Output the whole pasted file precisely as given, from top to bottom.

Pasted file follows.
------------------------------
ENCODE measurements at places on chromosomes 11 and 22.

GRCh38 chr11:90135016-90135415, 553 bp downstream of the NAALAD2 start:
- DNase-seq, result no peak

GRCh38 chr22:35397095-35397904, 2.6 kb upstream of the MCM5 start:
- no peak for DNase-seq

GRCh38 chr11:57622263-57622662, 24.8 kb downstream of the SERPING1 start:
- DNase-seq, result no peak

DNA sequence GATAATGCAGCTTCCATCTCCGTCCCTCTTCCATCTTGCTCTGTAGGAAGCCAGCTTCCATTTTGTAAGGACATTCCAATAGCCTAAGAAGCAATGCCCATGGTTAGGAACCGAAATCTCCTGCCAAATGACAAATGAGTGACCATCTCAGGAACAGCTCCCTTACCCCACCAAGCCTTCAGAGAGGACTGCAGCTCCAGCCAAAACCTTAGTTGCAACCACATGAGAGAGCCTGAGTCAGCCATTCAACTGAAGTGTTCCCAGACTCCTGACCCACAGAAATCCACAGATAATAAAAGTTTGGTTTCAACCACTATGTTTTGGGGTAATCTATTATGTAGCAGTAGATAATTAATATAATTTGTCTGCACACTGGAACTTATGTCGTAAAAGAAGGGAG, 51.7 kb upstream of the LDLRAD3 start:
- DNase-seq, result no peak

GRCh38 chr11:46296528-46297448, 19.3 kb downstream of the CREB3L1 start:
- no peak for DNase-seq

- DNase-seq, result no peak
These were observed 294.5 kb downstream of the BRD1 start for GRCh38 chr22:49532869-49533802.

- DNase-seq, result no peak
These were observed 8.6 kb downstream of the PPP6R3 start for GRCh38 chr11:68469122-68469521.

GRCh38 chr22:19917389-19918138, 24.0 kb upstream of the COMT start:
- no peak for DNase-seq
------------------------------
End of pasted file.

ENCODE measurements at places on chromosomes 11 and 22.

GRCh38 chr11:90135016-90135415, 553 bp downstream of the NAALAD2 start:
- DNase-seq, result no peak

GRCh38 chr22:35397095-35397904, 2.6 kb upstream of the MCM5 start:
- no peak for DNase-seq

GRCh38 chr11:57622263-57622662, 24.8 kb downstream of the SERPING1 start:
- DNase-seq, result no peak

DNA sequence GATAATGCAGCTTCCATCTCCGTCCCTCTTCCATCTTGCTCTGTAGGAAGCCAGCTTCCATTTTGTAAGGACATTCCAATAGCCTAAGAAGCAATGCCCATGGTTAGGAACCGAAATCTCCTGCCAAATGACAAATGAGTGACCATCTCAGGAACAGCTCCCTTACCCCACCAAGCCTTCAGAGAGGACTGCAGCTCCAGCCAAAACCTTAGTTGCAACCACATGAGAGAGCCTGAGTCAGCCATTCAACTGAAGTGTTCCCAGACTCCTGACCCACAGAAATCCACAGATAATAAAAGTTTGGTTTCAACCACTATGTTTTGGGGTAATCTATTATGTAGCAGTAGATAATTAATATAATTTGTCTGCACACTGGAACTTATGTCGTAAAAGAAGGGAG, 51.7 kb upstream of the LDLRAD3 start:
- DNase-seq, result no peak

GRCh38 chr11:46296528-46297448, 19.3 kb downstream of the CREB3L1 start:
- no peak for DNase-seq

- DNase-seq, result no peak
These were observed 294.5 kb downstream of the BRD1 start for GRCh38 chr22:49532869-49533802.

- DNase-seq, result no peak
These were observed 8.6 kb downstream of the PPP6R3 start for GRCh38 chr11:68469122-68469521.

GRCh38 chr22:19917389-19918138, 24.0 kb upstream of the COMT start:
- no peak for DNase-seq